A Bird in the Hand…

On Friday we finally–FINALLY–had temperatures above freezing, so I decided to take advantage of the heat wave and go try my hand at hand-feeding the birds at Kensington Metropark. This park is well-known around here for its brave feeder birds, but since it’s all the way on the other side of the metro area, 45 miles from me, I’ve never made the trek over there. But thanks to a bad case of cabin fever, my desperation drove me to jump in the car and head over. I texted my friend Janet and suggested she meet me there and I’m so glad she was able to come, because we spent a very enjoyable 90 minutes taking pictures of each other with birds on our heads and in our hands.

A Black-capped Chickadee eats seed from my hat!
A Black-capped Chickadee eats seed from my hat! (Photo by Janet Hug)

I’m still amazed at the thrill I got the moment the first chickadee landed on my bare hand. Its sharp little claws gripped the tips of my fingers, it looked up at my face as if to make sure it was safe, then grabbed a seed and flew to a nearby tree to crack it open. In the next 15 minutes dozens of birds came down and took seeds from my outstretched hand. At one point I had three birds on my hand at once, so I decided to put some more seed on my head so they could spread out a little bit. Immediately I felt them landing on top of my hat, their wings stirring the air beside my head as they landed and took off again with their bounty.

Taking pictures of each other with birds on our heads was such fun! (Photo copyright Janet M. Hug)
Taking pictures of each other with birds on our heads was such fun! (Photo by Janet Hug)
Janet feeding a Chickadee.
Janet feeding a chickadee.
Tufted Titmouse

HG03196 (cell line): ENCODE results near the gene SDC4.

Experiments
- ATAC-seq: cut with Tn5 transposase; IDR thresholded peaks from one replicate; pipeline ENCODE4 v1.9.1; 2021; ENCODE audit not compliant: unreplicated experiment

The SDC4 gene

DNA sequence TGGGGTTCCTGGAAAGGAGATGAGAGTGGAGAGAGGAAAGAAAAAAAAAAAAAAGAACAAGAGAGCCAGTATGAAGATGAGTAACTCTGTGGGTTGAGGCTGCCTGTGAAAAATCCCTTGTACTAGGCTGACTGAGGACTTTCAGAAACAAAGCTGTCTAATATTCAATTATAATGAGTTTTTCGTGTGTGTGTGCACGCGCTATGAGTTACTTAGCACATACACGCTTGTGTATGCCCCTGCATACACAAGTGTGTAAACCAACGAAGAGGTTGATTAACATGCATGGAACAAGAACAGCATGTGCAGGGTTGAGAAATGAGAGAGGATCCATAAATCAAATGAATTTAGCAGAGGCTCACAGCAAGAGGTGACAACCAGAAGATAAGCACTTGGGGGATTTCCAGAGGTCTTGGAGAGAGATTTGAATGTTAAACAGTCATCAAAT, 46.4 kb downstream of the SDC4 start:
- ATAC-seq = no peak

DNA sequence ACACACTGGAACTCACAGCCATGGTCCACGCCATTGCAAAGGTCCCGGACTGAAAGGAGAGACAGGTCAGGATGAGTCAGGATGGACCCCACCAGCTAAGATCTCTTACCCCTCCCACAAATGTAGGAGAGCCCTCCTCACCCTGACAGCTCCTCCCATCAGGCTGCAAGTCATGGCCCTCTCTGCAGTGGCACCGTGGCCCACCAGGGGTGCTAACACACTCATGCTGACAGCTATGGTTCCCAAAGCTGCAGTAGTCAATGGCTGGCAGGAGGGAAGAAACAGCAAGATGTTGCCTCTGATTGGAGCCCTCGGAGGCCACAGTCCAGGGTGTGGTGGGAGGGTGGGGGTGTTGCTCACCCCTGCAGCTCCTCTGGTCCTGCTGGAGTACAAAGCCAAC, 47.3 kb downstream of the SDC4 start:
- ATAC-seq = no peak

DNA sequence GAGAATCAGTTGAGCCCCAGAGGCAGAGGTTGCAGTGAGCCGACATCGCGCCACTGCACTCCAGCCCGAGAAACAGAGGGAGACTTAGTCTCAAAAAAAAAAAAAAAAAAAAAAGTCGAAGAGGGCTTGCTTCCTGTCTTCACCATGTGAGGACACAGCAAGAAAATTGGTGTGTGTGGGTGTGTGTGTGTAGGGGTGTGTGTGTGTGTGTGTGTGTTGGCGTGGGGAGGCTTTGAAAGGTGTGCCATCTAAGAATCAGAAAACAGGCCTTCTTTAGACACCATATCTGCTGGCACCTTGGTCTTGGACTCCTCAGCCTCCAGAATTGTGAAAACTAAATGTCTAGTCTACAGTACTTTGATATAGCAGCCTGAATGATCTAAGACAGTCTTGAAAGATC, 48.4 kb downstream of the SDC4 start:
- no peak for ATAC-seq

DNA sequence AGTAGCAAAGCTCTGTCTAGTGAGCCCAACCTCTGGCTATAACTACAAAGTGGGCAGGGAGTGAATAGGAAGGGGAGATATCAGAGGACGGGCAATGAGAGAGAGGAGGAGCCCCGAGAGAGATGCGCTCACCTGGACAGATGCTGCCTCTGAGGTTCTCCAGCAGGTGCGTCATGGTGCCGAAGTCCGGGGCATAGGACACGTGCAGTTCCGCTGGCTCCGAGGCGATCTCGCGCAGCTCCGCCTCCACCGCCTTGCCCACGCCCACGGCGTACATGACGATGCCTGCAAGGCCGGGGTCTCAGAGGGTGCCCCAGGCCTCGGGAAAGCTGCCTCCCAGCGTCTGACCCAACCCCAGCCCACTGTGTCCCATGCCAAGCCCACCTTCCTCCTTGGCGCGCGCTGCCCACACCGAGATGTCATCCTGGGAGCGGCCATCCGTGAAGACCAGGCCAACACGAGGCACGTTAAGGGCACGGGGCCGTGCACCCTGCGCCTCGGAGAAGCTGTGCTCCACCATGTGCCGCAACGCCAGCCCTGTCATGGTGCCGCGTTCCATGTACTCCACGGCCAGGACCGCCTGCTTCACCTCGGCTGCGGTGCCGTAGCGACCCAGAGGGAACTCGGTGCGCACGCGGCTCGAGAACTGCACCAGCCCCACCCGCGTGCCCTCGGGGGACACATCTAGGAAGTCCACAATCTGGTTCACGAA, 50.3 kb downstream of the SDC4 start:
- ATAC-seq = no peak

Tufted Titmouse (Photo by Janet Hug)

I cannot believe I let so many years go by without having this magical experience! Often here at home our chickadees will chatter at me as I refill the feeders, sometimes even buzzing my head as they land on a feeder beside me as I’m filling the next one. I’ve tried many times to get them to eat from my hand, but always ended up frustrated when they were too timid. But the Kensington birds had no hesitation at all. I had Black-capped Chickadees, Tufted Titmice, White-breasted Nuthatches, and–get ready for this–a Downy Woodpecker, all eating from my hand and head. Here’s a video of the Downy Woodpecker on my hand:

And here’s a longer video of the titmice and chickadees:

I already knew that birds weighed very little, but if I hadn’t felt the claws of those chickadees on my fingers, I wouldn’t even have known they were there. It gives the phrase “light as a feather” a whole new meaning for me. What precious little creatures they are! A chickadee weighs less than a half ounce. That’s less than 14 paper clips, or a half of a slice of bread. Heck, you could afford to mail two chickadees for a first class postage stamp (not that I’m suggesting you do that, of course).

Hey Janet, what's that on your head?
Hey Janet, what’s that on your head?